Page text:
Although I can't find the originator of the saying that there's no delete button for the internet, it's a saying that's very true. If you put something up on a web site, be it a photo, some text or perhaps a file of geographic data there's a very good chance that someone else has a copy, even if you subsequently take the original down. It's a sort of digital whack-a-mole.

This is all too apparent in the story of Yahoo's GeoPlanet Data download. When I was part of the Yahoo! Geo Technologies team, we released a public download of the Yahoo! WOEID data set, under the CC BY 3.0 license, in 2009 at Where 2.0. More about that license in a moment.

As Yahoo! continues to undergo change under the leadership of Marissa Meyer, the current data file and all earlier versions were taken offline. Visit the GeoPlanet Data page on Yahoo's Developer Network site and instead of a set of download links, you see "We are currently making the data non-downloadable while we determine a better way to surface the data as a part of the service.".

Lodged Donor Nun Run; The Anagram Map Of The London Underground

If you think you know the map of the London Underground network think again. You probably think the Metropolitan Line runs between Amersham and Aldgate; but on this map it doesnt. Instead, it runs between Ram Shame and Data Gel. The southwest termini for the District Line are Richmond and Wimbledon. Maybe not. According to this map, Inch Dorm and Bowel Mind are the end of the line. It's good to know I used to live near Foldaway Rhumba rather than Fulham Broadway, that Nokia's central London office is just by Apt Nodding and I feel sorry for someone who lives near Lancaster Gate, sorry, I mean Castrate Angel.


It's amazing what you get when you make anagrams out of each and every station on the Tube network.

Ooh That Sounds Rude; Mapping British Innuendo

No-one can really define what being British is, though many have tried. One thing that lots of people do seem to agree on is that part of being British is a love for and an appreciation of the British sense of humour. This can be roughly and with a sweeping generalisation said to consist of equal parts of finding fun in everyday situations Peep Show), satire and parody (Have I Got News For You), social awkwardness (The Office), surrealism and nonsense (Monty Python) and innuendo (the Carry On films).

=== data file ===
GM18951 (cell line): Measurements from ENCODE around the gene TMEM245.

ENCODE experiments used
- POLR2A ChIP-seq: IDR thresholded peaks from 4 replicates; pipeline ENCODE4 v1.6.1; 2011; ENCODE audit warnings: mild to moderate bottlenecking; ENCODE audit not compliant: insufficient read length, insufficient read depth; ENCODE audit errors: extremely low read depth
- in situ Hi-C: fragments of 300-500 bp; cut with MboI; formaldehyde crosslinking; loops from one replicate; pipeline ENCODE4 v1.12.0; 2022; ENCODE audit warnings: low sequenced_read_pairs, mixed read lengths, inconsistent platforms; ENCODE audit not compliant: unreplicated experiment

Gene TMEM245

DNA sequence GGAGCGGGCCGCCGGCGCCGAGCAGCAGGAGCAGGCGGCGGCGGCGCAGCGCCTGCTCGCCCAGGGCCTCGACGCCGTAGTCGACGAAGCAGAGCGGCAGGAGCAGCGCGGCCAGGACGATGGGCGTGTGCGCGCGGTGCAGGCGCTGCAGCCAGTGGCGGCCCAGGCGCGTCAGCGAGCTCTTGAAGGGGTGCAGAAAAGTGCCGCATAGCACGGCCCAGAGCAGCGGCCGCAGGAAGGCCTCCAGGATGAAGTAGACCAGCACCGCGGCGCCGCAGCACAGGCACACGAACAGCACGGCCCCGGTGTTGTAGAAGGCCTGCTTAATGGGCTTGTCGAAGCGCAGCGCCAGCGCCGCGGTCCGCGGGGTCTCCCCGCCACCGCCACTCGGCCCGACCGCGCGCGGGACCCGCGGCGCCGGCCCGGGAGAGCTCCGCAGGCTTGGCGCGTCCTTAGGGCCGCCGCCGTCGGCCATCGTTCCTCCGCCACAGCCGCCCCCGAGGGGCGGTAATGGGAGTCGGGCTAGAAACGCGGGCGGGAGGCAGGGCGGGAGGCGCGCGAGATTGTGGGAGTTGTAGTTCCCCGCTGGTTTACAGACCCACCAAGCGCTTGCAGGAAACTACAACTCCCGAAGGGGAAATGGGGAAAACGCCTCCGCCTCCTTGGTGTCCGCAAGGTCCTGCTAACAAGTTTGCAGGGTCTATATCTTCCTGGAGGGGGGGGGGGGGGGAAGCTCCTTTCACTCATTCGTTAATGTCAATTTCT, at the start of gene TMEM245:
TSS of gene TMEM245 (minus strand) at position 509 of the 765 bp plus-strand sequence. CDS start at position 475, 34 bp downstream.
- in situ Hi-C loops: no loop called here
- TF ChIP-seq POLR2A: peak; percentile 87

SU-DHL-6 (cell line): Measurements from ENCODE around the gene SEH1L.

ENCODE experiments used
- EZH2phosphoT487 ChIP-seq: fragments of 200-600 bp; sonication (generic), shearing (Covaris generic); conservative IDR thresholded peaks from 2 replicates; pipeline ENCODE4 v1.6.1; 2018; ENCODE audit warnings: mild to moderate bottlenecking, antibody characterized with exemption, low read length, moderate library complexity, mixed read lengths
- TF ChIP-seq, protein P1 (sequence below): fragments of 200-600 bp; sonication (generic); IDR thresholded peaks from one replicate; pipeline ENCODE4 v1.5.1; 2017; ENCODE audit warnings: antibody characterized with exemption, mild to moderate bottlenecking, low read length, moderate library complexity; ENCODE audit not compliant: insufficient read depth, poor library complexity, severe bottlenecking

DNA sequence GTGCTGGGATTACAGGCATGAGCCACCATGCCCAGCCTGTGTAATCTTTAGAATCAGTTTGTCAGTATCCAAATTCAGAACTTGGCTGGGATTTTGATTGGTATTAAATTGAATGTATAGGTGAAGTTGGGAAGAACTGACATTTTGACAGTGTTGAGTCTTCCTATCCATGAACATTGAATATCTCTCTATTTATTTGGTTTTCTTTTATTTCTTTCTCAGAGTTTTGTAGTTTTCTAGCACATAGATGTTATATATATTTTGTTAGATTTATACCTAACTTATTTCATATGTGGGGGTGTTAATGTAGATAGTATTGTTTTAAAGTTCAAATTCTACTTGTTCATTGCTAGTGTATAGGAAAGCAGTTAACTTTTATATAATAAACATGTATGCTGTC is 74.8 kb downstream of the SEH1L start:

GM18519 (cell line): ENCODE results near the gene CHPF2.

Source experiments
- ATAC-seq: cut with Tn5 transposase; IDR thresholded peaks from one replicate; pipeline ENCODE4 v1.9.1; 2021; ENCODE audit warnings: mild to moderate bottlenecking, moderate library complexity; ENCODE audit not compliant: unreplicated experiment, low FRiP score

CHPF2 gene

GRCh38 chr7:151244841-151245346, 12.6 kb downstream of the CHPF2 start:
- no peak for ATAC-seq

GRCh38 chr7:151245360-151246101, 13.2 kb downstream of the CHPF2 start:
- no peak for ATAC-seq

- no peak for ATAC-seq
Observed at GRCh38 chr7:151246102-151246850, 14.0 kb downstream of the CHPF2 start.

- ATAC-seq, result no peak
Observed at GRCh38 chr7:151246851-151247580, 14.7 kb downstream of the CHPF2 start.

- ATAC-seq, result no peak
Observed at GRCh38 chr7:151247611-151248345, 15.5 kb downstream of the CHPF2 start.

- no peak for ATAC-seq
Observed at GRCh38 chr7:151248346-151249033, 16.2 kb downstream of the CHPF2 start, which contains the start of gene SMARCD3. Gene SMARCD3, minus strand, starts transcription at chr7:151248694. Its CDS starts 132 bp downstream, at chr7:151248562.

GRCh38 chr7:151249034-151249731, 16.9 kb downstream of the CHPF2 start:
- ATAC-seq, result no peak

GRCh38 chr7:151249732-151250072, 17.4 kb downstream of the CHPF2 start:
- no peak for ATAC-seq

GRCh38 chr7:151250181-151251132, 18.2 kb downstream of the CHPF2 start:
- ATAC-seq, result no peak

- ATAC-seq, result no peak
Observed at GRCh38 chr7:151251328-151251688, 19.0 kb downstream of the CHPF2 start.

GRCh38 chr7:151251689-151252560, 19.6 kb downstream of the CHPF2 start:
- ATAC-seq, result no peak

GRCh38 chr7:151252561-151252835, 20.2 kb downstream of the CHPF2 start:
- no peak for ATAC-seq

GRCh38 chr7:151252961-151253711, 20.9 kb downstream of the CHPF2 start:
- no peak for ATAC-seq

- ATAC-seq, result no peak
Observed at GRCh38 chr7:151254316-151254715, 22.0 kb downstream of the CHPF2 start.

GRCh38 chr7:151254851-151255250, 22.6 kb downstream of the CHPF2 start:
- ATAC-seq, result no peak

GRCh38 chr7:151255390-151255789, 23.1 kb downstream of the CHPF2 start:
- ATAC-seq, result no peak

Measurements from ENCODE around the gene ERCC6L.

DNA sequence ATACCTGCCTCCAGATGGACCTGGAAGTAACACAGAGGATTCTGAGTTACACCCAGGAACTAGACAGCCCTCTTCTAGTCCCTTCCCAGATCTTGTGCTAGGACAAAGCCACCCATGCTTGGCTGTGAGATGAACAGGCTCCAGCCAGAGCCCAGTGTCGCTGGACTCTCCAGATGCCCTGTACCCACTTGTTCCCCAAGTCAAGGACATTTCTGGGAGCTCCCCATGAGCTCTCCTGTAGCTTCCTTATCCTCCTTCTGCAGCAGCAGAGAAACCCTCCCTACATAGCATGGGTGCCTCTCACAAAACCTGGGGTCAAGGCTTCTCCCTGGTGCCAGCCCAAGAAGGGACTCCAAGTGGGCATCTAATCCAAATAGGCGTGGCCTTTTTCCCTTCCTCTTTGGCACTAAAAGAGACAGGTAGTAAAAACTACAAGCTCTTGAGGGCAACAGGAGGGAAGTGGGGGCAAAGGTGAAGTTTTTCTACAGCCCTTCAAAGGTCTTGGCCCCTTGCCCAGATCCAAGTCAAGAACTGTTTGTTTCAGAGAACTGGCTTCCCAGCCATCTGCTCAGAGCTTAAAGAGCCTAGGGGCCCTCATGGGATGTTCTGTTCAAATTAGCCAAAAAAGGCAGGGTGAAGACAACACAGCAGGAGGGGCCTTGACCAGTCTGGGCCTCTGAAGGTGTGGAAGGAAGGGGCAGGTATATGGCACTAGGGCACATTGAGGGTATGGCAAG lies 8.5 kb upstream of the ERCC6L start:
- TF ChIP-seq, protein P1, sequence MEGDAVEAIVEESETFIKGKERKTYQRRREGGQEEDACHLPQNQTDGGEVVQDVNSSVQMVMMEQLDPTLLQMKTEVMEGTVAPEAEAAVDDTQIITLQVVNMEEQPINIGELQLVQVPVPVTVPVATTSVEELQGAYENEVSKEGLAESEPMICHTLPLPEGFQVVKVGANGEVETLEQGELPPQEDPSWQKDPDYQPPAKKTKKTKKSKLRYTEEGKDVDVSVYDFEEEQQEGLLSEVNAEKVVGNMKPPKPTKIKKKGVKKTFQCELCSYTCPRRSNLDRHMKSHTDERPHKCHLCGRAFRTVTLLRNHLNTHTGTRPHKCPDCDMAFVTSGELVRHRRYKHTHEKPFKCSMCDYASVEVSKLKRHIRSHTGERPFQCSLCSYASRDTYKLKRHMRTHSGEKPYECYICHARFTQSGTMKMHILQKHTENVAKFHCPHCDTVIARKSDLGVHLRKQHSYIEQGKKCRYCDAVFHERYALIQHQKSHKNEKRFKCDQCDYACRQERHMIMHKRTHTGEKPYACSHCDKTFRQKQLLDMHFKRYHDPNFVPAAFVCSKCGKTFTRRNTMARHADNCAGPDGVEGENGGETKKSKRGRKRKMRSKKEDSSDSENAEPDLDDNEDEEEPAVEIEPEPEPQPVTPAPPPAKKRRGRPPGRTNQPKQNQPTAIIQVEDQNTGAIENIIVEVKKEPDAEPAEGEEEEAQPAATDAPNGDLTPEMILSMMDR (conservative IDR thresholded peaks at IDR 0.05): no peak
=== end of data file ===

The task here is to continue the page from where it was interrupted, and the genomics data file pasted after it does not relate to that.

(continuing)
Focus on that trait of innuendo for a moment. Could you possibly combine the British fondness for innuendo with geography and put it on a map? It turns out you can. So I did. It may be vaguely NSFW but there's real geographical data behind this.

I Was A Map Nerd As A Child

In October of 2012, whilst sorting through my father's personal effects, I was proud to find that I wasn't the first map nerd in the family and that maps seemed to mean as much to my Dad as they do to me.

Lumped in with my father's posessions were also some things from my childhood which my parents had kept, either for sentimental reasons or in the hope that one day, I might have children who might want some of my toys, books and games.

The Problem With Location Based Mobile Services

There's a problem with today's crop of location based mobile services, commonly referred to as LBMS; those little apps which sit on our smartphones and allow us to geotag status updates or photos, find relevant local place information or check-in at a place.

The problem isn't one of privacy or tracking. Nor is the problem one of an LBMS dying and going away. The problem isn't whether I can get a good location fix or whether the results I get are accurate or not. The problem isn't even of the value of the data we, the customer, put into a service and whether we can get it back again.